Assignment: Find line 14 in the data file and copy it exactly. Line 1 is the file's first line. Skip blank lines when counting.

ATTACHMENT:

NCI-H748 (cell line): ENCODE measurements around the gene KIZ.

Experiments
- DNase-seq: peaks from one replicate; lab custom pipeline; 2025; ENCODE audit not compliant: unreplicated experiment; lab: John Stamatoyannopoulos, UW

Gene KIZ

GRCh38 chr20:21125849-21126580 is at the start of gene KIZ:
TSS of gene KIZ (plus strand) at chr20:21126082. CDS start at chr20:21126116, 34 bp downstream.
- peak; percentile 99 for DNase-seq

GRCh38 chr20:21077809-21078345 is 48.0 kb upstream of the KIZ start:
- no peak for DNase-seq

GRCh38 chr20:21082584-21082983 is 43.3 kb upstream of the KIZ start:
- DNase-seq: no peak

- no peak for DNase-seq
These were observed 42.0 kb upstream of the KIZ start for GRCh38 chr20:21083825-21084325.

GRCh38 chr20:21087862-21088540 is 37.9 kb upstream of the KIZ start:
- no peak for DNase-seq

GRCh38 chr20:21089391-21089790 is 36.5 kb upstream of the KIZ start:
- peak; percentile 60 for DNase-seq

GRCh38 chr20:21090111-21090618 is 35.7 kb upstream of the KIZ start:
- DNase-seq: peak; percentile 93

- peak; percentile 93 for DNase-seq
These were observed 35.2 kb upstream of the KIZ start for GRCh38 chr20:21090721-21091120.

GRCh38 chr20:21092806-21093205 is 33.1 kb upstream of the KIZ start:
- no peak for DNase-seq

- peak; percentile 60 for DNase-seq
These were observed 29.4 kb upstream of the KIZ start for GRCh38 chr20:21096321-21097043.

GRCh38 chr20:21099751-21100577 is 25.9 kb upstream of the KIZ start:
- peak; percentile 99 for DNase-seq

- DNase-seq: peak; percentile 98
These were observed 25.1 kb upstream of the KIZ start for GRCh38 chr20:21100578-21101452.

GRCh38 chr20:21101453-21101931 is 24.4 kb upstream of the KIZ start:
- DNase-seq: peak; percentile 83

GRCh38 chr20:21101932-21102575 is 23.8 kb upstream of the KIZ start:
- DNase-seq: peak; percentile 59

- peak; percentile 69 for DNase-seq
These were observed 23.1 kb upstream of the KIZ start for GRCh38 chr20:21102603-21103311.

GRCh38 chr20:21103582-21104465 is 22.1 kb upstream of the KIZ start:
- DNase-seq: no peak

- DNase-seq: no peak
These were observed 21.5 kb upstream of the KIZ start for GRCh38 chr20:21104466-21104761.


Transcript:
GRCh38 chr20:21087862-21088540 is 37.9 kb upstream of the KIZ start: